Prenatal leave sought for working fathers-to-be in Taiwan

Democratic Progressive Party legislator Fan Yun has called on the government to grant expectant fathers a week of prenatal leave.
By: | December 14, 2021

Fan said the Gender Equality in Employment Act should be amended after competing bills resulted in legislative gridlock, prompting Legislative Speaker You Si-kun to conduct negotiations with the Cabinet and lawmakers.

Paid leave for pregnancy checkups under current labour legislations is inadequate for the needs of child-rearing needs in Taiwan – an issue that family rights advocates have long complained about, Fan said.

She said while the government has increased paid pregnancy checkup leave from five days to seven and extended National Health Insurance coverage from 10 checkups to 14, the changes put the entire burden of childrearing on women.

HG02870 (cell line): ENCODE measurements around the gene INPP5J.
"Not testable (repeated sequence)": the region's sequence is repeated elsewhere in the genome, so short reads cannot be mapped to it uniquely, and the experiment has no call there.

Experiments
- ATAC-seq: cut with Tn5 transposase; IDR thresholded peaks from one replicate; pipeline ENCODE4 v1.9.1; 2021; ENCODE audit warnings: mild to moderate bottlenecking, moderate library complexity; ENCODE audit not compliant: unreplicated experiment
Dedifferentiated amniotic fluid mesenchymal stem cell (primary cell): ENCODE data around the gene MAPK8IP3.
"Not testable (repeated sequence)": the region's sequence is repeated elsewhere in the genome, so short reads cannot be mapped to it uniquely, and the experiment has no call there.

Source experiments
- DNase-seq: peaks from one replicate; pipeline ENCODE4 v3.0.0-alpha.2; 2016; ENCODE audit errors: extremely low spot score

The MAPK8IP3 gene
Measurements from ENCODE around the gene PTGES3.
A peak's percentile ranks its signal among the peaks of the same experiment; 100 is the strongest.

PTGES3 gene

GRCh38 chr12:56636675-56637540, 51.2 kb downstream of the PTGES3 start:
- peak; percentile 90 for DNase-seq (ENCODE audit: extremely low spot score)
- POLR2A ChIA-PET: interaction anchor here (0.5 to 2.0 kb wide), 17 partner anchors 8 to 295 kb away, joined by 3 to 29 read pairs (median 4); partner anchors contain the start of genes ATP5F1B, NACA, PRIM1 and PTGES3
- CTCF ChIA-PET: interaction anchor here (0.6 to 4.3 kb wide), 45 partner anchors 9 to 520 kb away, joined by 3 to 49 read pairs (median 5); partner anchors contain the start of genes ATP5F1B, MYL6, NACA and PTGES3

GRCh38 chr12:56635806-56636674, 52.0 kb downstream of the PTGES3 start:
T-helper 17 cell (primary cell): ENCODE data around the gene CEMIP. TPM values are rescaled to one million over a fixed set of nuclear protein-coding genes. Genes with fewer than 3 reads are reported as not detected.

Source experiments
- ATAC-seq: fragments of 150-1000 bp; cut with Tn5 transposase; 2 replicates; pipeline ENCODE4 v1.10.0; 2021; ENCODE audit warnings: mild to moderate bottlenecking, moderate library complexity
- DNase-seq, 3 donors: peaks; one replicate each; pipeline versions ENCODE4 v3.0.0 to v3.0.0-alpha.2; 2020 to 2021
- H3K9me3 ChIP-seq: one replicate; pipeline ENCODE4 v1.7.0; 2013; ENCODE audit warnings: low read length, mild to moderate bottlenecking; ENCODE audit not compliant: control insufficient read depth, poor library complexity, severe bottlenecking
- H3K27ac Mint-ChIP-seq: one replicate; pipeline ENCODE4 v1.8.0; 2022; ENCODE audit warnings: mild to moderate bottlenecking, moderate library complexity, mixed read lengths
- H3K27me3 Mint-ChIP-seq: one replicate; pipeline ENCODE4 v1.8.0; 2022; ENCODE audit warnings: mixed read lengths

She argued that spouses of pregnant employees should be entitled to seven days of paid leave to allow couples to go for checkups together and to cover other aspects of prenatal care that are not strictly medical, she said.

Parents-to-be need time to prepare for a birth, educate themselves about childcare and emotionally support each other, Fan said.

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The proposed amendment would cost NT$400 million (US$14.46 million), or less than 0.4% of the government’s budget for policies addressing the nation’s ageing population, she said.

Nevertheless, the government already considers childrearing an issue that concerns the public interest, so using state funding for prenatal family leave should not pose legislative hurdles, Fan said, according to Taipei Times.